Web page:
Ho Chi Minh’sTomb

HANOI offers a vast array of activities for the Vietnam traveler. The people are more reserved than in the south, but still friendly.

Try exploring the shops and markets of the Old Quarter, relaxing by the city’s lakes, visiting Ho Chi Minh’s mausoleum (Changing of Guard)and the Perfume Pagoda, or giving street food a try. It is much less busy here than Saigon to the south. The ancient center of learning and the Confucian religion, the Temple of Literature will provide a window to Vietnam’s history.

Several villages known for their craftsmen are within easy travel distance on a day tour. Visit Van Phouc, the silk village; Bat Trang, the pottery village; Don Ky, the woodcraft village or even Le Mat, the snake village. Pick one or two that sound interesting to you, because they will entertain and amaze you for hours.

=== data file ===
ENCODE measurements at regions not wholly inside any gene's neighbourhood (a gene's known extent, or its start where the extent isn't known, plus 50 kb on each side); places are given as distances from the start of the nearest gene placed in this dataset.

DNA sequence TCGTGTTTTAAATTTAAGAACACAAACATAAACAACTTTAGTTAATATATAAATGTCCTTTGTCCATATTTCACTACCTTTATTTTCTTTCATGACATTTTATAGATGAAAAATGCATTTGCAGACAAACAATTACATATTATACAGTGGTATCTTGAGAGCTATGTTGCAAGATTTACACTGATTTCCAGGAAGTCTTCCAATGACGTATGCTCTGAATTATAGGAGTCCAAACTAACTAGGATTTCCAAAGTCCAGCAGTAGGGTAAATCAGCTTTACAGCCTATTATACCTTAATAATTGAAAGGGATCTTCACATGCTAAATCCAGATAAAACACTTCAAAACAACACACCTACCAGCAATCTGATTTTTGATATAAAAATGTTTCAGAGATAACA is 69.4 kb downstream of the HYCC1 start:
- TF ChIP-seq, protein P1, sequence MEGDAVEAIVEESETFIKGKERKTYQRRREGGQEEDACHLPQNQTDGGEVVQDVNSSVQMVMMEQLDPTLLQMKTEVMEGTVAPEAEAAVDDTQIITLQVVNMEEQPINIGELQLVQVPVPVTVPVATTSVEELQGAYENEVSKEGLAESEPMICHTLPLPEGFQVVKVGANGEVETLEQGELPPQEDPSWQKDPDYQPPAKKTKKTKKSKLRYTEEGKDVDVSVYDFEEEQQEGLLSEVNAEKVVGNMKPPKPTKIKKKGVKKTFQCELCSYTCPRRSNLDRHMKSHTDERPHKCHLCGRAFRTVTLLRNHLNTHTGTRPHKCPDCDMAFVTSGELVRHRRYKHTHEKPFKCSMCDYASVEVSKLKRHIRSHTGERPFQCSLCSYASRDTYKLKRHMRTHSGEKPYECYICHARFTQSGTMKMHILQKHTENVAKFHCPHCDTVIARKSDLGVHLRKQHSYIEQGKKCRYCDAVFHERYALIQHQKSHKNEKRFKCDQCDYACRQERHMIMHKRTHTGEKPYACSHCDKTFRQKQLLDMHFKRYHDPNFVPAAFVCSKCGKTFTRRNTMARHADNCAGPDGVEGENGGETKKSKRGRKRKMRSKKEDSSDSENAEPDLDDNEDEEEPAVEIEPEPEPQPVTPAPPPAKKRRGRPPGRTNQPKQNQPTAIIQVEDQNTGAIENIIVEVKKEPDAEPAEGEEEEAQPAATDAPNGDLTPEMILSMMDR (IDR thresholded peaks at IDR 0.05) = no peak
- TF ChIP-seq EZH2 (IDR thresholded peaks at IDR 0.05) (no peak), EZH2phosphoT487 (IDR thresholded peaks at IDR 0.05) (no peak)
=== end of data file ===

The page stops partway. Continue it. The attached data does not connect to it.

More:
This is the jumping off place for both Sapa to the northwest and Halong Bay to the east. Most visitors to Vietnam will find Hanoi a very frantic city compared to what they’re used to, but much quieter than Saigon. For this reason, I recommend new travelers to Vietnam begin their tours in the north.

Shop agencies outside your hotel for your tour to Sapa or Halong Bay. Get a couple of prices and then return to your hotel to see what they can do for you. If a tour agency tells you a tour is full and tries to move you up to a more expensive alternative move on to the next agency down the street.
(Nov ’08 – Taxi fare from airport to Old Quarter is about $10.00 US)

Check Hostelbookers for a reasonably priced hotel or to get an idea of what tourist hotels are like in Hanoi. There aren’t really any hostels, as we know them, in Vietnam.

A Hanoi Map will come in handy.


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